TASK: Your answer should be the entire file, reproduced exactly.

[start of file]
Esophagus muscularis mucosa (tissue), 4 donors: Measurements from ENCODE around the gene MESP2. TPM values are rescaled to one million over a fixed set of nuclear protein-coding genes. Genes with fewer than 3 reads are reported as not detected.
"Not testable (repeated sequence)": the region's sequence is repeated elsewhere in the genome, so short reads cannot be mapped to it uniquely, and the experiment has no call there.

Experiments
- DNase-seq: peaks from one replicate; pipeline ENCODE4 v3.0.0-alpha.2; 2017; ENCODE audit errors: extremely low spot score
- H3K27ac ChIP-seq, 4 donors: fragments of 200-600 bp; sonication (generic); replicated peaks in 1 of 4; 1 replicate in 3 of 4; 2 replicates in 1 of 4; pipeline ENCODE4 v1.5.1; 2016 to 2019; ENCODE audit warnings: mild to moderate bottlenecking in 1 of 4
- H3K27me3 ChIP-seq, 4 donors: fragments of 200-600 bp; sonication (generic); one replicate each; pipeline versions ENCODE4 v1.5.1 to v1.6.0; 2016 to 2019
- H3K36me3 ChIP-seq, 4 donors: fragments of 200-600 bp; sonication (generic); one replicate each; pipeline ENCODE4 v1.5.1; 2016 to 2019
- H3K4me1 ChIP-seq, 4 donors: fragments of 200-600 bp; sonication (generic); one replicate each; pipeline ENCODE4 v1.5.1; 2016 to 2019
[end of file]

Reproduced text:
Esophagus muscularis mucosa (tissue), 4 donors: Measurements from ENCODE around the gene MESP2. TPM values are rescaled to one million over a fixed set of nuclear protein-coding genes. Genes with fewer than 3 reads are reported as not detected.
"Not testable (repeated sequence)": the region's sequence is repeated elsewhere in the genome, so short reads cannot be mapped to it uniquely, and the experiment has no call there.

Experiments
- DNase-seq: peaks from one replicate; pipeline ENCODE4 v3.0.0-alpha.2; 2017; ENCODE audit errors: extremely low spot score
- H3K27ac ChIP-seq, 4 donors: fragments of 200-600 bp; sonication (generic); replicated peaks in 1 of 4; 1 replicate in 3 of 4; 2 replicates in 1 of 4; pipeline ENCODE4 v1.5.1; 2016 to 2019; ENCODE audit warnings: mild to moderate bottlenecking in 1 of 4
- H3K27me3 ChIP-seq, 4 donors: fragments of 200-600 bp; sonication (generic); one replicate each; pipeline versions ENCODE4 v1.5.1 to v1.6.0; 2016 to 2019
- H3K36me3 ChIP-seq, 4 donors: fragments of 200-600 bp; sonication (generic); one replicate each; pipeline ENCODE4 v1.5.1; 2016 to 2019
- H3K4me1 ChIP-seq, 4 donors: fragments of 200-600 bp; sonication (generic); one replicate each; pipeline ENCODE4 v1.5.1; 2016 to 2019